Design Matters

You can sit on irony, but its hard and unyielding

It is important to recall that Leo Fender was one of the squarest guys on earth, a conservative, country-music-lovin', pocket-protector-wearing goober. Yet he designed what became the dominant instrument of the past half-century, recognized as such a masterpiece of design that one is in New York's Museum of Modern Art's permanent collection.

So just think what you might accomplish. There's no good reason you shouldn't take a stab at designing your own life. Sure, borrow items and influences from the pros, but make them your own.

My own early attempts at home design tended to involve old Fender speaker cabinets, topped by chipboard slabs or vintage Formica countertops, which is what passed for tables here. The next phase employed cast-off department store fixtures, which were sturdy, stylish and free. The next phase involved commingling swap meet finds with furniture that friends were desperate to be rid of. The result was a sort of jet-age bachelor pad meets '70s beanbag chair meets '40s rustic cabin meets lowrider-upholstered couch meets the Wolfman. That worked for a while.

More recently, and especially since marrying, I've been introduced to the idea of choosing and buying furniture we actually like. The result is still pretty retro, but what isn't these days?

So much of what used to drive design was the search to create the future. That was back when it was still assumed that each new generation would be better off than the one preceding it, before the bill for the ecological havoc we've caused came due. Now humanity seems pretty much to have abandoned looking to the future with any gusto.

So from toasters to Paul Frank's '70s-Japanese-cartoon aesthetic to the PT Cruiser and the new T-Bird, designers have been going retro. (Incidentally, screw Bill Ford Jr. for those smarmy "Sinatra would have approved" T-bird commercials; for all Ford knows, Sinatra would have approved beating him slappy with a lug wrench.) Some designers do retro with love and still find something new in the old styles. Some do it with smug irony. You can sit on irony, but it's hard and unyielding.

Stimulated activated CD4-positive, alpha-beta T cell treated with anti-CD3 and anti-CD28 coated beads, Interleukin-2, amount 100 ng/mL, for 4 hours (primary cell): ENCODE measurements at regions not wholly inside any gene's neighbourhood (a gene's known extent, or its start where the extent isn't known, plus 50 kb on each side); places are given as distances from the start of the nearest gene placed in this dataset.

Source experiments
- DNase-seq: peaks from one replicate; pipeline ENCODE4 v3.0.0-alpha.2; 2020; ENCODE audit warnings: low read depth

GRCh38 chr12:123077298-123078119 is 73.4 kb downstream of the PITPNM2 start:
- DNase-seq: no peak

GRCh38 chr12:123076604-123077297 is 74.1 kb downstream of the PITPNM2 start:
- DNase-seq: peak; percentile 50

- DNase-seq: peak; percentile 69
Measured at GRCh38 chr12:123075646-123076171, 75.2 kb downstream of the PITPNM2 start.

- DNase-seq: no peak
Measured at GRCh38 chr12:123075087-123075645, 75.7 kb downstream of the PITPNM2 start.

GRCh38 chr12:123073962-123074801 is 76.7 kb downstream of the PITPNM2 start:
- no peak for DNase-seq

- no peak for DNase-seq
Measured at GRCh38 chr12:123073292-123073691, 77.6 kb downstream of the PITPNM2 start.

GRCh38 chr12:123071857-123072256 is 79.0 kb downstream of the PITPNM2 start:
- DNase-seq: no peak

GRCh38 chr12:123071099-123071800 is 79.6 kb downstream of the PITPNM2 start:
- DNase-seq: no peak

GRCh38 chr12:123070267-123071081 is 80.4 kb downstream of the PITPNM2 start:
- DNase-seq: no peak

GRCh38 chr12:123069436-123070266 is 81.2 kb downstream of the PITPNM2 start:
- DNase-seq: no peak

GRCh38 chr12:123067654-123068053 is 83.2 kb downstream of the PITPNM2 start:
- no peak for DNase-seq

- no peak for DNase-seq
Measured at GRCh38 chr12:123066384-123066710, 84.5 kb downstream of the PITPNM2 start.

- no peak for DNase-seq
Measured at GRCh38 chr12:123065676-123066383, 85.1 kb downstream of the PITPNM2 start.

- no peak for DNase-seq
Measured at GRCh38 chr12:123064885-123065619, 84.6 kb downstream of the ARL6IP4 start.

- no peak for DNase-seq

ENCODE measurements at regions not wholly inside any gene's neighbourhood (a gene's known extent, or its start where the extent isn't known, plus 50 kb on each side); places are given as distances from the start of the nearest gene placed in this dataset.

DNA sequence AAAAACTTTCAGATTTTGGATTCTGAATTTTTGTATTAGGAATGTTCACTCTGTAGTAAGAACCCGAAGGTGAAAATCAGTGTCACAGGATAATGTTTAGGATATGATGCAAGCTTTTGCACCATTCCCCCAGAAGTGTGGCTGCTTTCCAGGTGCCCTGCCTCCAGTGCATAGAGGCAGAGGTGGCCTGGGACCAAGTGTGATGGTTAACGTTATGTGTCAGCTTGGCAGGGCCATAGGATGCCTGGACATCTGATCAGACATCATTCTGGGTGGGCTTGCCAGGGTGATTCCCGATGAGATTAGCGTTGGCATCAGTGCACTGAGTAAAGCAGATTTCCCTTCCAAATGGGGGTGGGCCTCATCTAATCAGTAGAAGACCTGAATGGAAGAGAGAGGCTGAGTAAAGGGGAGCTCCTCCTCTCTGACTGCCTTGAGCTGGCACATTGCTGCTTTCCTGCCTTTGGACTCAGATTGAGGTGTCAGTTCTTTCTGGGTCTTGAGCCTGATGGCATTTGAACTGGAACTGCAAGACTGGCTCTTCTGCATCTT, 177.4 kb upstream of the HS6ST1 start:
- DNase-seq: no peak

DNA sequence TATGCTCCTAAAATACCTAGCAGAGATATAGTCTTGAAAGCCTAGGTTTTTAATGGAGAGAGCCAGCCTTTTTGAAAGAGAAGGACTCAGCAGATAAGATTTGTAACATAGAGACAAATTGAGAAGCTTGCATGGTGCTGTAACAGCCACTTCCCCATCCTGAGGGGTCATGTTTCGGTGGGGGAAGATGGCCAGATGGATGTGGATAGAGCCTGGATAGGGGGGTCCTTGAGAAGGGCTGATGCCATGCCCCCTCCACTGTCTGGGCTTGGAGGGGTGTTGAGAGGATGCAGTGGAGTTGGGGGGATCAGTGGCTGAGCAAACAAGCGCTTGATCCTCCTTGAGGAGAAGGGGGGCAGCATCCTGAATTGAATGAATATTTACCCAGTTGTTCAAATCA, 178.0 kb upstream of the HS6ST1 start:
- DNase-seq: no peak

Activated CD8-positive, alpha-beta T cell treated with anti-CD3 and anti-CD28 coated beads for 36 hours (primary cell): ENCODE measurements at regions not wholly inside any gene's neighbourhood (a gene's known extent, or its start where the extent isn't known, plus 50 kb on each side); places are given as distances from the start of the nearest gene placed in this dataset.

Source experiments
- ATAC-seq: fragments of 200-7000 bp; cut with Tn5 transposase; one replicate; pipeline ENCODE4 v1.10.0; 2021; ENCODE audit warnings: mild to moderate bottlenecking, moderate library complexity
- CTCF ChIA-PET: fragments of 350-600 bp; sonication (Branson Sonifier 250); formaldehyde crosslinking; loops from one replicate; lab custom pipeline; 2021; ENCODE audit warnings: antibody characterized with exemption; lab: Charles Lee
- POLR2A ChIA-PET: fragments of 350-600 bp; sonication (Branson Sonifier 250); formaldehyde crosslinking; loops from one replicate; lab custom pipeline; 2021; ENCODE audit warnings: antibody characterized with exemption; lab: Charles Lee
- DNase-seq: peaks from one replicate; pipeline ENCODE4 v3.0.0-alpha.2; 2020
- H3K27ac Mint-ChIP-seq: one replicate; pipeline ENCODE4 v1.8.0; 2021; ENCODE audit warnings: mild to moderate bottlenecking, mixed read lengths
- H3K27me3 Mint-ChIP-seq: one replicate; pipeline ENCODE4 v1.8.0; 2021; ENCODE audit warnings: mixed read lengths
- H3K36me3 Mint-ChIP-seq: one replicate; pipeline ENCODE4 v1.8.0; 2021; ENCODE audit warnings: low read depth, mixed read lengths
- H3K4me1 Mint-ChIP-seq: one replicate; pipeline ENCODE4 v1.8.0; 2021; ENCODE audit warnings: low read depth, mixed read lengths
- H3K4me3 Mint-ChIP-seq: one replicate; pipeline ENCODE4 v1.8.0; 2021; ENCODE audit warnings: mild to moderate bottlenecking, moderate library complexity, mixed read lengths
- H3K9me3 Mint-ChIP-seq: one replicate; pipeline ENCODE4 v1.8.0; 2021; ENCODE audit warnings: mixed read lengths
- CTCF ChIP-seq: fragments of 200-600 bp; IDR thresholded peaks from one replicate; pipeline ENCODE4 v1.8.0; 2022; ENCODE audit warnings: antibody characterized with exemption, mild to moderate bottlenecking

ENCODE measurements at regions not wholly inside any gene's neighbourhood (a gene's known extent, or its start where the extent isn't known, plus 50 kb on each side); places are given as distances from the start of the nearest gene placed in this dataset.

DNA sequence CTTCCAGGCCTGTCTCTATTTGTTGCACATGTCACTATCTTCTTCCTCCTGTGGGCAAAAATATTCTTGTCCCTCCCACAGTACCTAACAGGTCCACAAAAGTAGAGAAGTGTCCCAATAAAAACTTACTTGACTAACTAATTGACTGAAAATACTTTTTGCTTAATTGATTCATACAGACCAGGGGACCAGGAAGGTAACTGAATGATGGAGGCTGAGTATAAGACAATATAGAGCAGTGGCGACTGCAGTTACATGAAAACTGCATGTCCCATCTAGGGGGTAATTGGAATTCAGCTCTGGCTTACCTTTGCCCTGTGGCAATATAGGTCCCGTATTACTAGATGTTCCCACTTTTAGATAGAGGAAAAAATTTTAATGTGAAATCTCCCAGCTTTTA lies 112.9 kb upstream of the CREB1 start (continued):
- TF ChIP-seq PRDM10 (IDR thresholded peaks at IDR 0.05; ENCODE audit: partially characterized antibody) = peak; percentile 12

I'm not sure what our present household motif should be called. Among the gametes in the zygote that is our living room, there are Hawaiian koa-wood cabinets and tables, hanging acrylic grape lamps, some bamboo, a couch that would look good with all the Mission-style furniture we don't have, a chair covered in Mexican blankets, and a wallful of old album covers.

If this room says anything aside from, "Did you pee your pants?" it is, "Slump down a while. Relax. Remember that life is very worth living."

As there has been ever less comfort to be found in pondering our future, more people I know have turned to the past for their household vibe. That's why Hawaiiana has become so popular: when you really need to relax, you go with the experts.

The Hawaiians pulled most of their design style from nature, and maybe that is where design—and our urge to be designers—springs from. Consider all the things in nature that, whether via an unseen hand or evolution, seem to be perfect designs: the banana, the olive tree, the vulva, the clouds, a cat and so on. When we design, maybe it is our way of playing god.

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